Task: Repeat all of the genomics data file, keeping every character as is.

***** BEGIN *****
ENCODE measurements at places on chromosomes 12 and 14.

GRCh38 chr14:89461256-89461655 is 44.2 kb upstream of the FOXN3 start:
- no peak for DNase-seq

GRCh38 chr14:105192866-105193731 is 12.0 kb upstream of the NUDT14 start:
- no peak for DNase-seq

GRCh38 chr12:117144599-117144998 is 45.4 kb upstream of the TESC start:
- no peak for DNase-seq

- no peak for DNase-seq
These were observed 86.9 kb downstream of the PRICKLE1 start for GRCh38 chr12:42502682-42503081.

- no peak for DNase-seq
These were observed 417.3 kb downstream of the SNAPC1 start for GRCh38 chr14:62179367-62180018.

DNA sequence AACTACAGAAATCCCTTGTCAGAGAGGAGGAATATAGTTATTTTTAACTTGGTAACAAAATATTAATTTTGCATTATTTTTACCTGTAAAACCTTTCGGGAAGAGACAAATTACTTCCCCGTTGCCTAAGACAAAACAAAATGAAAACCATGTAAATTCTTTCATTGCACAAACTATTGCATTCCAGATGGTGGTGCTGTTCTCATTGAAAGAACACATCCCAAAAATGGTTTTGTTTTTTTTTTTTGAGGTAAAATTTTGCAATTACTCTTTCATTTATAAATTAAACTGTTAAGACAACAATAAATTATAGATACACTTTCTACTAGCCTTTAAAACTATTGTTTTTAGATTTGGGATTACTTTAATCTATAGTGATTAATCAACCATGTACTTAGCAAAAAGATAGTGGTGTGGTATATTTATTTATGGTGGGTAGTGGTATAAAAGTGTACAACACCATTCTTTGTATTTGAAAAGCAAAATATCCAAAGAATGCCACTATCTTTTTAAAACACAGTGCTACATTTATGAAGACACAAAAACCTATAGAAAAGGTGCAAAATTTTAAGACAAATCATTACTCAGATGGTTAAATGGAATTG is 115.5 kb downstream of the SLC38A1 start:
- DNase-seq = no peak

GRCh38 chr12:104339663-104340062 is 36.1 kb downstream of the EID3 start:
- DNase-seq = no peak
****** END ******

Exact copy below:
ENCODE measurements at places on chromosomes 12 and 14.

GRCh38 chr14:89461256-89461655 is 44.2 kb upstream of the FOXN3 start:
- no peak for DNase-seq

GRCh38 chr14:105192866-105193731 is 12.0 kb upstream of the NUDT14 start:
- no peak for DNase-seq

GRCh38 chr12:117144599-117144998 is 45.4 kb upstream of the TESC start:
- no peak for DNase-seq

- no peak for DNase-seq
These were observed 86.9 kb downstream of the PRICKLE1 start for GRCh38 chr12:42502682-42503081.

- no peak for DNase-seq
These were observed 417.3 kb downstream of the SNAPC1 start for GRCh38 chr14:62179367-62180018.

DNA sequence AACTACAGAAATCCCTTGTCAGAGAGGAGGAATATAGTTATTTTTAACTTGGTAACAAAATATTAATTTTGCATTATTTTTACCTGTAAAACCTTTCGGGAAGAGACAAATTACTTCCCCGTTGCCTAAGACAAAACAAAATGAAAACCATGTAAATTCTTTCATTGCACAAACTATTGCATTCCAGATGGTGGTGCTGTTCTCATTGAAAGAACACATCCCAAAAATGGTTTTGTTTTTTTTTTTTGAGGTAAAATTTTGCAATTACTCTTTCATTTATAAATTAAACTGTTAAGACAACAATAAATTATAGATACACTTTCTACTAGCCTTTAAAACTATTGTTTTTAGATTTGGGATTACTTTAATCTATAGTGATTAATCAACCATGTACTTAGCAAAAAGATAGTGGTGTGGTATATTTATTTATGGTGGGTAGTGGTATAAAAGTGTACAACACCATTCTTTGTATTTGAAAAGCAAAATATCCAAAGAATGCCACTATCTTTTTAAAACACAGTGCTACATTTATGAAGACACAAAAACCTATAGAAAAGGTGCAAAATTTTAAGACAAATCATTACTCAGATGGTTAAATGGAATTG is 115.5 kb downstream of the SLC38A1 start:
- DNase-seq = no peak

GRCh38 chr12:104339663-104340062 is 36.1 kb downstream of the EID3 start:
- DNase-seq = no peak